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Madison Drug Developer Raises $1.25 Million

Madison Drug Developer Raises $1.25 Million [Milwaukee Journal Sentinel]

From Milwaukee Journal Sentinel (WI) (January 11, 2011)


Jan. 11--A Madison drug developer will announce Tuesday it has secured $1.25 million of funding that it will use to explore additional uses for its lead drug candidate.

Venture Investors and the State of Wisconsin Investment Board, both in Madison, along with Rocket Venture Fund of Toledo, Ohio, participated in the funding.

Mithridion Inc. is developing drugs to improve brain function in patients with Alzheimer’s disease and schizophrenia, and perhaps even halting the progression of Alzheimer’s. The company’s lead drug candidate, which it calls MCD-386, has completed the first phase of clinical trials that included 55 volunteers, said Trevor M. Twose, Mithridion’s chief executive. The drug has shown potential to stop the disease processes in Alzheimer’s patients, he said.

"The data they have on their compounds keeps growing, and it’s extraordinarily encouraging," said John Neis, managing director of Venture Investors.

Mithridion is looking for a bigger pharmaceutical or biopharmaceutical company to partner with for further development of MCD-386 because of the high cost to go forward, Twose said.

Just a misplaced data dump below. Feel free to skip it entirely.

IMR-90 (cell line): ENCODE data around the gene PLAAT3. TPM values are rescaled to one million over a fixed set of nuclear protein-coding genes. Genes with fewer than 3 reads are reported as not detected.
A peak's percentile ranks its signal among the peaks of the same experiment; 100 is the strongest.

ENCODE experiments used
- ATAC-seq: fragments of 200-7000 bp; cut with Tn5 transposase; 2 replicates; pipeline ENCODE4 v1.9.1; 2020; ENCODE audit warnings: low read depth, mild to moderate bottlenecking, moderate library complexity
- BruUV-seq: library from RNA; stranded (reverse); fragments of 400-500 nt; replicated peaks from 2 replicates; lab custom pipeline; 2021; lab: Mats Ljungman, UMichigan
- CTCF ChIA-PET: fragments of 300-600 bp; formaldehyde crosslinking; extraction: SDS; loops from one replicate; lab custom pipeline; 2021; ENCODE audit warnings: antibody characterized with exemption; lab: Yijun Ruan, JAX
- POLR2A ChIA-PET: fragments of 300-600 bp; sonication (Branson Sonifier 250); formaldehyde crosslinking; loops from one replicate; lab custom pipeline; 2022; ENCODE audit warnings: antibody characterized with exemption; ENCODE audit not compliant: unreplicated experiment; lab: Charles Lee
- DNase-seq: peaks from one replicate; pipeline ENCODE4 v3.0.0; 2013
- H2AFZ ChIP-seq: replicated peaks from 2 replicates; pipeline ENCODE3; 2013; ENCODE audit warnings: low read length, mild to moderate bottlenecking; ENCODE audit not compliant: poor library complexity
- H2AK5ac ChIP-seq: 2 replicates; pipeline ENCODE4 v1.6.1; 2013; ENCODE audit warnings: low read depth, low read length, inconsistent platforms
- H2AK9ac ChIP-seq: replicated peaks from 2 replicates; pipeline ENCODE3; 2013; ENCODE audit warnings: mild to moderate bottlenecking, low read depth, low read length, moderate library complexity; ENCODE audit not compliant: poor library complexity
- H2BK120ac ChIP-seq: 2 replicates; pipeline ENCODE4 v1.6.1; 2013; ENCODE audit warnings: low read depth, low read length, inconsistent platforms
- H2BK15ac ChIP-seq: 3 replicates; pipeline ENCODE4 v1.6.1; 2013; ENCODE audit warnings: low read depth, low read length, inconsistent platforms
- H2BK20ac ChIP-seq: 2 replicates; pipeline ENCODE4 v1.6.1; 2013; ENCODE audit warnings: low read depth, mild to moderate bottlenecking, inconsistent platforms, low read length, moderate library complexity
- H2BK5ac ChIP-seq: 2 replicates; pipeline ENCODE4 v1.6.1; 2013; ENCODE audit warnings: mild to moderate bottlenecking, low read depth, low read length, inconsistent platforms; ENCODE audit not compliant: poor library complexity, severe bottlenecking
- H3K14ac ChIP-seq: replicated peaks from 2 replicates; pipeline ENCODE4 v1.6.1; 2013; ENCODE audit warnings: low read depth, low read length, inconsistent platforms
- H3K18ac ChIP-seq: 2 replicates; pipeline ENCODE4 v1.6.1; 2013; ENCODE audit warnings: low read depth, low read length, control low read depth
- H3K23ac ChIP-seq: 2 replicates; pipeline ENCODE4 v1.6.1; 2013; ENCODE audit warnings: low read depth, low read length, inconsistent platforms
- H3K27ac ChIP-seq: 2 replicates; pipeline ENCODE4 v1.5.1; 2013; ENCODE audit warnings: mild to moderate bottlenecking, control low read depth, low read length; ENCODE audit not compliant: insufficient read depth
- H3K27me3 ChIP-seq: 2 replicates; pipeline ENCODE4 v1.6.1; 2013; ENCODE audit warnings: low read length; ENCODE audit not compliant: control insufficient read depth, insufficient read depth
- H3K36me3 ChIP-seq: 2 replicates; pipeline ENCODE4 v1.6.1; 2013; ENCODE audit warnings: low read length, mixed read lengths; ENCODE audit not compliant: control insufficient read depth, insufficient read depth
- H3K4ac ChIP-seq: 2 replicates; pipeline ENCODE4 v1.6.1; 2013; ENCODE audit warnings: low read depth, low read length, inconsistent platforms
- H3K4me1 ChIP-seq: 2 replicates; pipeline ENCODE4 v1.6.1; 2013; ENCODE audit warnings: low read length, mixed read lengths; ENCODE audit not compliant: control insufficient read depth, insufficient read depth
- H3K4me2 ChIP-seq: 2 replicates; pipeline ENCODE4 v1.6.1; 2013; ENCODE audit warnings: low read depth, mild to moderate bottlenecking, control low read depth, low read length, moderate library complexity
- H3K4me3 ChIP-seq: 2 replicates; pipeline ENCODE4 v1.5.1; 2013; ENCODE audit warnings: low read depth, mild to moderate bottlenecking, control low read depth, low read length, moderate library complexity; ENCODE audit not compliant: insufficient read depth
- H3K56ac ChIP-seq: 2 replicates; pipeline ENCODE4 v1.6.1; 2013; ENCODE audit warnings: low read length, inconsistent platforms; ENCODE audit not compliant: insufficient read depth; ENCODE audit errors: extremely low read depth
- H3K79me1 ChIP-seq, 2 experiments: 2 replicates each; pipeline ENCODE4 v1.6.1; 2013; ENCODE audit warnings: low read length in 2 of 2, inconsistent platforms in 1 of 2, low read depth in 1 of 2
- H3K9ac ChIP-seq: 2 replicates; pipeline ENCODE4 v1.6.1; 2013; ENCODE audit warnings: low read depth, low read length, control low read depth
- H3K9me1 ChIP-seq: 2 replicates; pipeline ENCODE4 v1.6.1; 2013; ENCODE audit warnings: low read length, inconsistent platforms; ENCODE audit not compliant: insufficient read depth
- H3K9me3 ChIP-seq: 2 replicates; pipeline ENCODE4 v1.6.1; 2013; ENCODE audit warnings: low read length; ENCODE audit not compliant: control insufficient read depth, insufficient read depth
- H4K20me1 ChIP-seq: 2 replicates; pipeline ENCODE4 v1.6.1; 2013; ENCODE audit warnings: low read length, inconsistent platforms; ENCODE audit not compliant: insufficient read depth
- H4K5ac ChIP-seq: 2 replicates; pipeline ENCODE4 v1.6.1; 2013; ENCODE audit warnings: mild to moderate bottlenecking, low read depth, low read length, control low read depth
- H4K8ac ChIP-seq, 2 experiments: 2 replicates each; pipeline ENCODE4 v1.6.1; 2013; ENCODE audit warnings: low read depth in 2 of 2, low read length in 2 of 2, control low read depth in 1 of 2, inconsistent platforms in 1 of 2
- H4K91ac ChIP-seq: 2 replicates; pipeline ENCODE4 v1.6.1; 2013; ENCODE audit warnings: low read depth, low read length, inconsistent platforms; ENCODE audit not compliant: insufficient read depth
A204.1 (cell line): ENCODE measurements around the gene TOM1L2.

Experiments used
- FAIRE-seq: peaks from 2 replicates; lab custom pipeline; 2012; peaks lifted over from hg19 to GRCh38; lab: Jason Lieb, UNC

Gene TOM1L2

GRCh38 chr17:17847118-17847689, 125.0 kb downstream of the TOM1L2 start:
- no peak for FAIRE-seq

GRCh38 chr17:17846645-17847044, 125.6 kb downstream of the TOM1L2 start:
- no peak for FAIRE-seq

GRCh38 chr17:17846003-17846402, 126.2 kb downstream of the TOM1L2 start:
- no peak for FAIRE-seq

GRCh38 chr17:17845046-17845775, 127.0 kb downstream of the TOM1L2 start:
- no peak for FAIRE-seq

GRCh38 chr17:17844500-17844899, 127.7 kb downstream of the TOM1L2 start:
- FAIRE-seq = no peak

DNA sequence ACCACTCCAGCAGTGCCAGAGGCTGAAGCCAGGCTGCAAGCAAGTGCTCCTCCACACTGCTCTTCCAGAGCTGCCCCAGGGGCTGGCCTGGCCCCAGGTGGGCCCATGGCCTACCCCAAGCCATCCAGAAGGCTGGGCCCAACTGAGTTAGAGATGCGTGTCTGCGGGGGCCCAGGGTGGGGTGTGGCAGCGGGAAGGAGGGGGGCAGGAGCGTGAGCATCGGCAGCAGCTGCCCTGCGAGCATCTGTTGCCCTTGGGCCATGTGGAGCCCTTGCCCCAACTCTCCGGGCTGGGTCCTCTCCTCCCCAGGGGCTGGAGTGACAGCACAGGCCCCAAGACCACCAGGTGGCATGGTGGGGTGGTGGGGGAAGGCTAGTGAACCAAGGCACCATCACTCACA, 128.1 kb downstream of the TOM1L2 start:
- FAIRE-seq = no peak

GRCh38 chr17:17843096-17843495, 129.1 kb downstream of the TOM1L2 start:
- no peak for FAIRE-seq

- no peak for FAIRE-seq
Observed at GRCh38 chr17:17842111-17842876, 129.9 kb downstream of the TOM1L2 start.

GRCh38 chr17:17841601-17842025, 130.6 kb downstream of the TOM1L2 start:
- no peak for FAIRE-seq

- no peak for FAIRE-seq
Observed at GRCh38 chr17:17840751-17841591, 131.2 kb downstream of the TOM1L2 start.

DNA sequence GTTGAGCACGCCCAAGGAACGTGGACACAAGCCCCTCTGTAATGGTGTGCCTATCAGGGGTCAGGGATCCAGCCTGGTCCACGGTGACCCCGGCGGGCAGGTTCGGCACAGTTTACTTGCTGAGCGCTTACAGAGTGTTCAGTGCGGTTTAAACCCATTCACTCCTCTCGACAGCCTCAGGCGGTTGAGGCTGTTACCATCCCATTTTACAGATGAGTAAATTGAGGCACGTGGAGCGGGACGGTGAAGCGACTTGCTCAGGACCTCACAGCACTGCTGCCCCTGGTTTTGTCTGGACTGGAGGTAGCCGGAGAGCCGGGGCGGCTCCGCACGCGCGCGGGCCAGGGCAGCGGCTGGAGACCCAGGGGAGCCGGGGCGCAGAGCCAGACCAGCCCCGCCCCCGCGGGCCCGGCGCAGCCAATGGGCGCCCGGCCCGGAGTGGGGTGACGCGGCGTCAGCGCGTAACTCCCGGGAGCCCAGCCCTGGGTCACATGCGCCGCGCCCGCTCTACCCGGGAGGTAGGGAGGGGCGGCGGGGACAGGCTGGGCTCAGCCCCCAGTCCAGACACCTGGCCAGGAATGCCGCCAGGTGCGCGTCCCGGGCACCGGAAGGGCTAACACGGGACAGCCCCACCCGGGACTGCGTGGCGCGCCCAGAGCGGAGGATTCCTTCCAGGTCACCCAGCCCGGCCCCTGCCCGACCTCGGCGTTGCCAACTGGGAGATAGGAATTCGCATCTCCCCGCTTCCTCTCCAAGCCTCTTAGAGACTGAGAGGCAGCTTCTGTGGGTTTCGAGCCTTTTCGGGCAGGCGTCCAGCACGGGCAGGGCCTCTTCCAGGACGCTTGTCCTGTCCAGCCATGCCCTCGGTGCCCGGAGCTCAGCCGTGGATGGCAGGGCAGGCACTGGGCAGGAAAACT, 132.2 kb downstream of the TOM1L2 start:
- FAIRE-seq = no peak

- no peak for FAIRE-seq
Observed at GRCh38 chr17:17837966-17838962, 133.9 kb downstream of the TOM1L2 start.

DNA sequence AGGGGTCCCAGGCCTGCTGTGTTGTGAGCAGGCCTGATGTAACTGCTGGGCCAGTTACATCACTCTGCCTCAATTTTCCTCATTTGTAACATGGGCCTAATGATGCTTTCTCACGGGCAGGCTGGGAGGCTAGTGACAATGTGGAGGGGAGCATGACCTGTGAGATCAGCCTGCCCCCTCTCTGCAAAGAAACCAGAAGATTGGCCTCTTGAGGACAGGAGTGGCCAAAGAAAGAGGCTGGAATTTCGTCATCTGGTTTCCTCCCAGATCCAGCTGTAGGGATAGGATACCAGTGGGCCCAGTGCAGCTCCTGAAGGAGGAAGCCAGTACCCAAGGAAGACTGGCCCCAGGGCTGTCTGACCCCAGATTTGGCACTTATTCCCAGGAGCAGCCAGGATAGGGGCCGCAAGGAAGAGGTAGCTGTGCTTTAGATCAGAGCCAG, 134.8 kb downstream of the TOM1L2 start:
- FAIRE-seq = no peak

"To tackle those really big opportunities, we need a strong partner," he said.

The new funding brings to about $8.5 million the amount of money Mithridion has raised.

It will allow the company to develop its compounds with an eye toward targeting niche diseases where there are unmet needs and the cost of development is lower. Mithridion hasn’t settled on which niches, but might consider diseases like progressive supranuclear palsy or a certain type of very early onset Alzheimer’s disease, Twose said.

The niche strategy will help Mithridion add to its pipeline, so the company has more value the next time it goes out to raise money, said Bryan Renk, executive director of BioForward, Wisconsin’s biotech industry trade association.

"This looks like a strategy to raise a significant round of funding," Renk said.

Based in Madison, Mithridion has operations in Toledo and a total of 12 employees.

Big pharmaceutical companies have been outsourcing drug development, and the associated risk, to smaller companies such as Mithridion. That’s resulted in more such companies in the state. Others include Addictive Therapeutics, Centrose, Deltanoid, Promentus and Quintessence.

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Posted: January 2011